As one of the few fruits native to the North American continent, blueberries were an important part of the Native American diet for hundreds of years. Today, these beneficial berries rank second only to strawberries in terms of the most popular berry consumed.
The benefits of blueberries have been well-documented in scientific literature. They are known to have one of the highest antioxidant capacities among all fruits, vegetables and seasonings. These powerful antioxidant properties help to combat dangerous free radicals that can damage cells and DNA.
Recent research provides new insight into the benefits of these popular berries, particularly in four critical areas of health:
1. Reduction in risk factors leading to atherosclerosis, stroke and heart attack
Elevated LDL (also known as the “bad” cholesterol), along with low HDL (the “good” cholesterol), and high triglycerides, homocysteine, and glucose are known to be some of the major risk factors for atherosclerosis. Research now published in the International Journal of Food Sciences and Nutrition found the blueberry supplementation in mice with hypercholesterolemia reversed these risk factors. The findings have implications for humans facing risk factors during the aging process.
Total cholesterol was reduced by 29 percent. Bad cholesterol was about 34 percent lower while good cholesterol was as much as 40 percent higher. Both the control group and experimental group were fed a high-fat diet for six weeks, but the experimental group was fed a blueberry extract in the last two weeks of the trial before measurements were taken.
The study also showed triglycerides, a type of fat that accumulates in normal cells turning them into fat cells, was reduced by nearly 50 percent. In addition, homocysteine, an amino acid that causes inflammation in artery walls, was reduced by half.
2. Nourishing the brain
A number of studies have confirmed that blueberries contribute to overall brain health. Research is now also indicating that blueberries can reduce some of the risk factors for Alzheimer’s disease, including accumulation of plaques in the brain, believed to be a contributing factor of the disease.
A recent mouse model study for Alzheimer’s found that providing a supplement consisting of blueberries coupled with omega-3 and phosphatidylserine reduced the amount of dangerous plaque formed after seven months. Oxidative stress indicators were also reduced.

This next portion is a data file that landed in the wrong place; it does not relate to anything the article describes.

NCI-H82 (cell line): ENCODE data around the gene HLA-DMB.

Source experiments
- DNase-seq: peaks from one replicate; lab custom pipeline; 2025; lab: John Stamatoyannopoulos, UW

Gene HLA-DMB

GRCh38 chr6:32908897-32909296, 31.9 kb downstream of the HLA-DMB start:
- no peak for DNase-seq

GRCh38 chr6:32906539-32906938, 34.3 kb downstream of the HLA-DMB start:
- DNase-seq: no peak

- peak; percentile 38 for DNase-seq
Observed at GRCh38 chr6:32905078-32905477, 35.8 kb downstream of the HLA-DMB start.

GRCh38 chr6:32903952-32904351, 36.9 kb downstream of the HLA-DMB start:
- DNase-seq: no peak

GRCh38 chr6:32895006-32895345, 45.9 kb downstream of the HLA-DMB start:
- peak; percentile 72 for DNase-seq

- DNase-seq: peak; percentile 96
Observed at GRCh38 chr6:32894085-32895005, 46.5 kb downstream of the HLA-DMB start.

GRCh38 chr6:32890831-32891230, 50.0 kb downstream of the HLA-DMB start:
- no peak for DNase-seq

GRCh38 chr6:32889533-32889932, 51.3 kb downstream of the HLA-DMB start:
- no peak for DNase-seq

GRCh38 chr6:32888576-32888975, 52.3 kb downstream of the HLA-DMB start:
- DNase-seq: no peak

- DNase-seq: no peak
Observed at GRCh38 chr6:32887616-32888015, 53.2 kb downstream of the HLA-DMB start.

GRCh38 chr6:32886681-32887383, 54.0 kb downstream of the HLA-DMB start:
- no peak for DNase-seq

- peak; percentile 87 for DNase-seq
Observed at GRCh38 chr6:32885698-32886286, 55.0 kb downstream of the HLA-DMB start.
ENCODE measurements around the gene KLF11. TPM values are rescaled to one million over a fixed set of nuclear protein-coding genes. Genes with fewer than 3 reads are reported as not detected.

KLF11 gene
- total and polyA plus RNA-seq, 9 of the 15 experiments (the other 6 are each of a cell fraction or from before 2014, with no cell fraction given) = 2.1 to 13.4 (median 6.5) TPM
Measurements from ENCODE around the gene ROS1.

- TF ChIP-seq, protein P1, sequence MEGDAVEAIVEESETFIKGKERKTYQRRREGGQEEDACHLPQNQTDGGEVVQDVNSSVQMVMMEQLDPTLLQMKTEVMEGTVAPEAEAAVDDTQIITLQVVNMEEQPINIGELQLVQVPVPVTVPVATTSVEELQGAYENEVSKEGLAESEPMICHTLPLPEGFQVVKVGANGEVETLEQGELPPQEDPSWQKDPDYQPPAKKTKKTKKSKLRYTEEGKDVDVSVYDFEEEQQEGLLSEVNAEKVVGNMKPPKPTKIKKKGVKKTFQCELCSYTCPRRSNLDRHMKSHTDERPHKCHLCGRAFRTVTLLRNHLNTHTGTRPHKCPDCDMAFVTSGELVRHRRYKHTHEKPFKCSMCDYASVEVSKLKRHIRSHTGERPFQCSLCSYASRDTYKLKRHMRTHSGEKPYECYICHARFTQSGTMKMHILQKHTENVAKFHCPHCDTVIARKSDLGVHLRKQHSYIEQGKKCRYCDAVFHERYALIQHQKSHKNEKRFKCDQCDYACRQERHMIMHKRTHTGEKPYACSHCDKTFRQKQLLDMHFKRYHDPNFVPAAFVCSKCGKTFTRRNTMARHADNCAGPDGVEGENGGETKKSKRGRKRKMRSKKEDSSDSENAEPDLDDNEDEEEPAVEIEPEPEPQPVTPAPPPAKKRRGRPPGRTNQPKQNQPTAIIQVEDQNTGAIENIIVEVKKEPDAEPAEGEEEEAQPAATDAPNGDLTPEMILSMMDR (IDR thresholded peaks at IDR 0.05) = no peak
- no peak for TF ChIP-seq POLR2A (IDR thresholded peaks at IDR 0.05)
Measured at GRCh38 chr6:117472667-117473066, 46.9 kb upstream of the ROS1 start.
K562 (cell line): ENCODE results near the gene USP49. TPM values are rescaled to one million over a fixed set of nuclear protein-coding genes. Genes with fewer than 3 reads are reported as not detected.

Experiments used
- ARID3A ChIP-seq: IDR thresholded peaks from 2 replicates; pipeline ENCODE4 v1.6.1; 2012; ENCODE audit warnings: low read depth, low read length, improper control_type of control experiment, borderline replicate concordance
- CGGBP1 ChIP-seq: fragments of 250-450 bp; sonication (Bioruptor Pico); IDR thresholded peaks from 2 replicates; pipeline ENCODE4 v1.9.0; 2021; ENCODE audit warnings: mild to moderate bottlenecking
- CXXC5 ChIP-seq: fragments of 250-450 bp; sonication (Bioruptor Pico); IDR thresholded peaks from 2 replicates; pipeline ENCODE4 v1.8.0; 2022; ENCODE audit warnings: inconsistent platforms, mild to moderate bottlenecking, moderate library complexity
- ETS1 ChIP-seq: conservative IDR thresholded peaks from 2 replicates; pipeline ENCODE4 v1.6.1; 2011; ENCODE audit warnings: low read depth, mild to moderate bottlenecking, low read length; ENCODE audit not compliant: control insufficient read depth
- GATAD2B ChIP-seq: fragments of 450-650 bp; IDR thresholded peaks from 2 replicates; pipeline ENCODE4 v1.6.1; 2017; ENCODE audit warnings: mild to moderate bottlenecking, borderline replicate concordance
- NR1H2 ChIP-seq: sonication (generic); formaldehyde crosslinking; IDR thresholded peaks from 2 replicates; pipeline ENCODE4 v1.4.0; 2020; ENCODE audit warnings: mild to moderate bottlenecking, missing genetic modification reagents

There was also an increase in certain neurotransmitters that facilitate the transmission of impulses between neurons. This is good news, since deficiency in this type of neurotransmitter has been linked to development of Alzheimer’s disease, while medications developed to address the situation have unfavorable side effects.
3. Giving a boost for balance and mobility
Many factors potentially contribute to a loss of mobility during the aging practice, including obesity, a slowing down of physical activity, neuronal impairment, and the effects of chronic illnesses, like diabetes and arthritis. When lack of mobility becomes severe, it can lead to further complications, such as incontinence, which can then increase the risk of skin infection or urinary tract infection.
But research published in Applied Physiology, Nutrition, and Metabolism showed that when elderly study participants suffering from poor mobility were provided with two cups of blueberries a day for six weeks, the improvement in movement was significant, particularly in steadiness of gait. This is particularly critical, since steadiness is linked to risk of falling.
Those consuming the blueberries also showed increased speed in movement with fewer errors in stepping and better overall foot placement. This group also exhibited improved balance.
4. Blueberries protect the retina, safeguarding sight
Over the years, light-induced damage can cause debilitating damage to the eye and vision, such as age-related macular degeneration, one of the primary causes of blindness in the elderly population. Excessive light damage leads to oxidation of fatty acids, compromising health as well as retinal cells.
But research shows supplementation with blueberries reduced lipid peroxidation, even with daily visible light exposure. This protective action can help safeguard the retina, reducing the incidence of blindness.
Choose blueberries carefully for healthiest results
Because blueberries are so popular, you are likely to find them in a lot of forms. Unfortunately, you will also find that they are frequently served highly processed and with added sugars.
As with other foods, the best way to consume blueberries for the greatest health benefits is to eat them in organic, raw form either as a whole berry or as a pure organic powder. Not only will you reap the greatest nutritional benefits, but you will enjoy the berries at their most flavorful!